9. Cool Breeze- East Point's Greatest Hit (1999)

-I wasn't really aware of this album when it first dropped, as I only heard the first single. I didn't want to check for the album itself, but when I did a few years later, I was surprised. Cool Breeze has never been the best rapper or even a top lyricist in Dungeon Family, but his style was engaging enough to draw in listeners. With the album produced entirely by Organized Noize, the sound of this project was that classic Dungeon Family sound, and with tracks like "Watch For The Hook" featuring the Dungeon Family, "We Get It Crunk" featuring Kurupt, "Hit Man" featuring Witchdoctor and Backbone, and "Tennpoint" featuring 8Ball, this album flows very well. Is this a classic or a top tier album? No, not at all, but it is very solid and a surprisingly good listen with a lot of flair and style.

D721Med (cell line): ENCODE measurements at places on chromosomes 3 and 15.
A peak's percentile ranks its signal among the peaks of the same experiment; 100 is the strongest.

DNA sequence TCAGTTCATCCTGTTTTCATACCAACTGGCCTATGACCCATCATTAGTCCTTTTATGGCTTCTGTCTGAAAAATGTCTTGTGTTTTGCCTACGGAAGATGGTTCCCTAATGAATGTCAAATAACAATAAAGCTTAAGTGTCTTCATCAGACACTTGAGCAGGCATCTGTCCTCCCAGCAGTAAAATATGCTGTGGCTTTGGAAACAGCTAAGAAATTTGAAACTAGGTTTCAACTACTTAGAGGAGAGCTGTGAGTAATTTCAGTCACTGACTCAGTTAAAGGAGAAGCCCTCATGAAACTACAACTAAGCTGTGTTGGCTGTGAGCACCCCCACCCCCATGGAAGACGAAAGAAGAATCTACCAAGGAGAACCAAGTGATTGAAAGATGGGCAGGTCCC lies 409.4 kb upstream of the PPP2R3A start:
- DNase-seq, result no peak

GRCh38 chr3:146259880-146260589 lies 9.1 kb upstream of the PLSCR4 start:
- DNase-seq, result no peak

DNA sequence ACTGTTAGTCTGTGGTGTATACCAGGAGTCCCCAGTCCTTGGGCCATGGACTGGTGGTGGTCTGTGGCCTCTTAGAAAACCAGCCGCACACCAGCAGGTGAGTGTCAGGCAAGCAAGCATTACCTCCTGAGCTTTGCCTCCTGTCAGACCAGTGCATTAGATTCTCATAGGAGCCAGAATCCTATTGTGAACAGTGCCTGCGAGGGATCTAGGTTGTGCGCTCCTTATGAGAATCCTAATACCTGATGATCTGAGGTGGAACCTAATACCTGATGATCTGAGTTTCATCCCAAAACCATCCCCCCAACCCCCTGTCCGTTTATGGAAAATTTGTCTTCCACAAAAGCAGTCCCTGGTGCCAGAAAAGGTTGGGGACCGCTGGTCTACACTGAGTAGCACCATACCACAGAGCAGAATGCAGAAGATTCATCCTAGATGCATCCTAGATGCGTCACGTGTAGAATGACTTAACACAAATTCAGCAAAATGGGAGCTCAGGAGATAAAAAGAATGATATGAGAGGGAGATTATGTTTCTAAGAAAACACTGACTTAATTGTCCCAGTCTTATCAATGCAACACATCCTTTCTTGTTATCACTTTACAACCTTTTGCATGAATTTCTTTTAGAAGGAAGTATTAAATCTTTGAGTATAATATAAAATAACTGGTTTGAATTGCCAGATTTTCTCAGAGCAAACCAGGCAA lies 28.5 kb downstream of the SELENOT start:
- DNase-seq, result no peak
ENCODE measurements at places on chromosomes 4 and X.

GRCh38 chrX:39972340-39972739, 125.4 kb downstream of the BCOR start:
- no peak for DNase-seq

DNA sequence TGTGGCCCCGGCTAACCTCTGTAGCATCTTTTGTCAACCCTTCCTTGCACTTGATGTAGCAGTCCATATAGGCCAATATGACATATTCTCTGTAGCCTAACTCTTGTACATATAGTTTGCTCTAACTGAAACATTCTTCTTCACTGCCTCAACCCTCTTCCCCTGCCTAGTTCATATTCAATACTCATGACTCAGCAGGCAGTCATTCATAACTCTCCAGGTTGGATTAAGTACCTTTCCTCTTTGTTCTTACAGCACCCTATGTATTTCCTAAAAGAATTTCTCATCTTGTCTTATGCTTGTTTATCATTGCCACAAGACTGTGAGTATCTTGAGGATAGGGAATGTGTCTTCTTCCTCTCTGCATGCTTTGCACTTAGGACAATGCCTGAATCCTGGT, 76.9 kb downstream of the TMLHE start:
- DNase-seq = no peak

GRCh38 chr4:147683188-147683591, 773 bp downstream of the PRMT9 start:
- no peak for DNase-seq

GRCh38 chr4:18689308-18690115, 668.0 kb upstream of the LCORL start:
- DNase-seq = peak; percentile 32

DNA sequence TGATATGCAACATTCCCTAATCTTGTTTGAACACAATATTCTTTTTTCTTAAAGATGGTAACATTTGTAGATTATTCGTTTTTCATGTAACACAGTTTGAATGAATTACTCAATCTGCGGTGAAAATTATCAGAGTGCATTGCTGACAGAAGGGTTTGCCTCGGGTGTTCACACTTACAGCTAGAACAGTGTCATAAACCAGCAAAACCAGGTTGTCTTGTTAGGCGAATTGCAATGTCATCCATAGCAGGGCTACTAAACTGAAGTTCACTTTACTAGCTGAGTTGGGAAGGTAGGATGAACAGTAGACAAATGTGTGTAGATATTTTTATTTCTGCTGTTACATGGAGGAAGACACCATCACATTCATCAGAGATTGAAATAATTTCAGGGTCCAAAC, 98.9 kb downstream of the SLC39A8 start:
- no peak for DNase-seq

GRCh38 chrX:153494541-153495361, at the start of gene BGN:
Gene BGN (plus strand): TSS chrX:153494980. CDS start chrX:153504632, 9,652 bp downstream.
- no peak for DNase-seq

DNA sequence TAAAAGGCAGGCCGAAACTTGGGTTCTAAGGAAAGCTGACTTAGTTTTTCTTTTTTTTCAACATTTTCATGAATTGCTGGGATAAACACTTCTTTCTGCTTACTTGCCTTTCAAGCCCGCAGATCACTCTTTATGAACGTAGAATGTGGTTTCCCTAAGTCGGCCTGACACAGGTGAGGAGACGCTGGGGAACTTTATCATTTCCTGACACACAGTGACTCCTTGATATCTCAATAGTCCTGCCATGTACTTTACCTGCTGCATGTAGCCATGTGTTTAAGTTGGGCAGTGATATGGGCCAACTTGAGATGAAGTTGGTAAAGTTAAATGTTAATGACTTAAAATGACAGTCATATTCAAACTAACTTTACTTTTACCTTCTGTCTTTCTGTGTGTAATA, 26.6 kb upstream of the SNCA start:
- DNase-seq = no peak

8. Slimm Calhoun- The Skinny (2001)

-As far as the Dungeon Family goes, the most underrated member of the collective might have been Slimm Calhoun. He would come to prominence during the height of their popularity, and after an appearance on Stankonia, the 4X platinum selling album from Outkast, it was time for Slimm to step up and have his own go at it. The result would be the mostly Earthtone III (with a contribution  from Organized Noize and Carl Mo) produced project that featured appearances from Killer Mike, Backbone, Andre 3000, The Calhouns, and Big Boi. This was very much an album with Dungeon Family written all over it, and with songs like "It's OK", "All Da Hustlers", "The Cut Song", and "Dirt Work", this album definitely delivered.

7. Dungeon Family- Even In Darkness (2001)